The Centers for Medicare and Medicaid Services and the Department of the Treasury have approved Georgia's request to implement a Section 1332 waiver that will transition the state's individual market from the federally-facilitated exchange to a private sector platform called the Georgia Access Model, beginning in 2023.
Under the model, consumers will shop for available plans through one-stop shopping for plans offered by web brokers, health insurance companies and traditional agents.
The Georgia Access Model gives incentives for private entities to conduct marketing and outreach, CMS said. Allowing multiple, private web brokers to participate will facilitate competition and provide market incentives to offer improved plan and product selection and enrollment assistance, CMS said.
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The state's reinsurance program, to be implemented in 2022, will reduce annual premiums in the individual market by an average of 10%, CMS said.
Democratic opponents say the waiver undermines the ACA as it does not transition to a state-based Affordable Care Act platform.
The "unlawful waiver request will significantly reduce access and enrollment in comprehensive health insurance and will expose consumers to greater financial risk by encouraging the use of junk plans," said Ways and Means Committee Chairman Richard E. Neal (D-Mass.), Energy and Commerce Committee Chairman Frank Pallone Jr. (D-N.J.), and Education and Labor Committee Chairman Robert C. "Bobby" Scott (D-Va.). "Georgia now has a green light to eliminate residents' access to HealthCare.gov without meeting its legal obligation to maintain the benefits, affordability, and coverage required under the ACA."
The waiver will take away coverage from as many as 90,000 Georgians, they said.
CMS claims that more Georgians, especially those in rural areas, will gain coverage at a lower cost for premiums.
Between 2016 and 2019, total individual market enrollment on the exchange in Georgia declined 22%, with over 129,000 consumers leaving due to high premiums and out-of-pocket expenses, as well as low carrier participation in the individual market in certain parts of the state, CMS said. About half of Georgia's uninsured population qualifies for federal subsidies under the ACA, but did not sign up for coverage, the agency said.
Georgia continues to have one of the highest uninsured rates in the country at 13.7%, leaving approximately 1.38 million people uninsured across the state, CMS said.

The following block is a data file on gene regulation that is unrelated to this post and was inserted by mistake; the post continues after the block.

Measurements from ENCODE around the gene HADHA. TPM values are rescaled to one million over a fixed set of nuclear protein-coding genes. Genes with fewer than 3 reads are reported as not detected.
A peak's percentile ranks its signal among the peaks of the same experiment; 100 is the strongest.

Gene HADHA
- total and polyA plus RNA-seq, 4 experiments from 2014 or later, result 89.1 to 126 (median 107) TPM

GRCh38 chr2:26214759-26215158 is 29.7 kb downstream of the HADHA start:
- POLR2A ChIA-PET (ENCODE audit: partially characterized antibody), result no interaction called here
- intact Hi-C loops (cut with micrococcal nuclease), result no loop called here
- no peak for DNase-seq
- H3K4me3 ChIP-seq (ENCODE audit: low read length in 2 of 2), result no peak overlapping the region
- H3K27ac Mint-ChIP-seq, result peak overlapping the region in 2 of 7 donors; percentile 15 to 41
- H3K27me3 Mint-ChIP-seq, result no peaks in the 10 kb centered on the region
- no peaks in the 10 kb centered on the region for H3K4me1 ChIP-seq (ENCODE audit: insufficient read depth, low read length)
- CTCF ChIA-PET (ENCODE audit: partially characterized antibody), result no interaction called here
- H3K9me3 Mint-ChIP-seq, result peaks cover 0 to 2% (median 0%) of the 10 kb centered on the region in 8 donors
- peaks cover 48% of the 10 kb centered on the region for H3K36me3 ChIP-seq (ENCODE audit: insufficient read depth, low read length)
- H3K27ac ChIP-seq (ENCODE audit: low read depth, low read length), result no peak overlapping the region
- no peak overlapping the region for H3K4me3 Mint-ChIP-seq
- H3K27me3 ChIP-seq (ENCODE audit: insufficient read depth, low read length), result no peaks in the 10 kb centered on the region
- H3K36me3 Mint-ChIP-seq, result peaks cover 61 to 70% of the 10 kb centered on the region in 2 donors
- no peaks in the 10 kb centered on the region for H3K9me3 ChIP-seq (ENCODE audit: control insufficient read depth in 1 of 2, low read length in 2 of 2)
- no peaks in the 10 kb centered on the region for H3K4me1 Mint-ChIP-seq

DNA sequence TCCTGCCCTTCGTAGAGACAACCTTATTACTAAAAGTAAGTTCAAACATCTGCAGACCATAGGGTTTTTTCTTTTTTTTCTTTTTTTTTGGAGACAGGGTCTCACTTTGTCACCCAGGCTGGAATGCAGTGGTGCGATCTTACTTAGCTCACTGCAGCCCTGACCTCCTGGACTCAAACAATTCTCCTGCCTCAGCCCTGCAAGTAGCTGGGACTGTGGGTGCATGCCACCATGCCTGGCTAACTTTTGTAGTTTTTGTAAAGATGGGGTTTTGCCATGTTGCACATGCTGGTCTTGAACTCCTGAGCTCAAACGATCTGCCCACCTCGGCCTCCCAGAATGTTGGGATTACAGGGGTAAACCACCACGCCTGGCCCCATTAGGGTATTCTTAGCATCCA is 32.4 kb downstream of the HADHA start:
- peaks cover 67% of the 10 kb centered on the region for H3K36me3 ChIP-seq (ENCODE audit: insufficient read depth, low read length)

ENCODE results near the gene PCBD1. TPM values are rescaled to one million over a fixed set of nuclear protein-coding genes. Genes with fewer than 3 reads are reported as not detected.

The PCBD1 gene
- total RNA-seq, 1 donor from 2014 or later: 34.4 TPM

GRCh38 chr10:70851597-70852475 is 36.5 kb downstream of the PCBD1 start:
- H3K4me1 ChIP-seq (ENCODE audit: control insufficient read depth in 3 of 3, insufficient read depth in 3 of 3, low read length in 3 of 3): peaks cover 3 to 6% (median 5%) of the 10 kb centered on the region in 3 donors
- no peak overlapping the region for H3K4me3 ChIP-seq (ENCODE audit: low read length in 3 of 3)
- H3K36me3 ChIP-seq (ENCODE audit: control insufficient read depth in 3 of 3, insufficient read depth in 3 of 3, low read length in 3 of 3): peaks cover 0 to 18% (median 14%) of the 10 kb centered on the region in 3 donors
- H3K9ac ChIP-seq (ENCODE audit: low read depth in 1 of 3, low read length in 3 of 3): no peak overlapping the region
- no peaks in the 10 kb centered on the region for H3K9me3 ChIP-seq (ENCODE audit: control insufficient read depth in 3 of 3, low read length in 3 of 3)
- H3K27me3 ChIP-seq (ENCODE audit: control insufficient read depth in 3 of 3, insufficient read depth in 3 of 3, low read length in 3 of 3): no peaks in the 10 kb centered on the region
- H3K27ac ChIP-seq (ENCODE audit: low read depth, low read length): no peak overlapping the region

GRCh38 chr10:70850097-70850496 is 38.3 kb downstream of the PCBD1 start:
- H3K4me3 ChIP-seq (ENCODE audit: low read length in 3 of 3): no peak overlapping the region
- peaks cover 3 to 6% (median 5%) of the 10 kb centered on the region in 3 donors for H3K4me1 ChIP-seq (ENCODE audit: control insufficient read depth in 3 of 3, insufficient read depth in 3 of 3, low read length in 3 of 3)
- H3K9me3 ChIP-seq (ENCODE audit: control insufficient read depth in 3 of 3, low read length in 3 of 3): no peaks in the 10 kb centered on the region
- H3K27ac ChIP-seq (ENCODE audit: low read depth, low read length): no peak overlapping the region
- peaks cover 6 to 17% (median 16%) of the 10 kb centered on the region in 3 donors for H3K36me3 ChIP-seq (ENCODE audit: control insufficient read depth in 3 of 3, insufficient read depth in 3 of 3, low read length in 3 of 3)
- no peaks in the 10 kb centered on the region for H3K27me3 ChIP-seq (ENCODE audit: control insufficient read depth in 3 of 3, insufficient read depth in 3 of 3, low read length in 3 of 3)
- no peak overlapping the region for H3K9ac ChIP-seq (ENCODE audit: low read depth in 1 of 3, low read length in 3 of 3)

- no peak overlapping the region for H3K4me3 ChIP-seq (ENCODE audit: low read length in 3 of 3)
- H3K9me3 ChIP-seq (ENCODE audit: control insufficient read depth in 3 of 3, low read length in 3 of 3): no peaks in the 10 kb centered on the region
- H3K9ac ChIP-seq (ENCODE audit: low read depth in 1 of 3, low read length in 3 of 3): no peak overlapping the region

WHY THIS MATTERS
The Trump Administration has been working to dismantle the ACA since President Donald Trump took office.
On November 10, the Supreme Court will hear oral arguments from Texas and other Republican-led states that the ACA is unconstitutional now that there is no longer an individual mandate to have health insurance.
CMS under the Trump Administration, has been allowing waivers for both individual and Medicaid expansion coverage.
Under section 1332 of the ACA, states are able to waive certain provisions as long as the waiver meets specific statutory "guardrails." The guardrails require that people retain access to coverage under the waiver that is at least as comprehensive and affordable as would be available without the waiver, that the waiver covers a comparable number of individuals, and that the waiver does not increase the federal deficit.
THE LARGER TREND
The waiver builds on President Trump's executive order that directed agencies to take action to minimize the economic burden of the ACA and provide greater flexibility to states, CMS said.
It also builds on earlier CMS approval of a Georgia Medicaid demonstration that allowed the state to expand Medicaid, with work requirements.
ON THE RECORD
"Since implementation, the Obamacare Exchanges have not worked for Georgians, leaving them with fewer options and skyrocketing premiums," said CMS Administrator Seema Verma. "Today's approval of the state's waiver will usher in a groundswell of healthcare innovation that will deliver lower costs, better care, and more choice to Georgians in the individual market."
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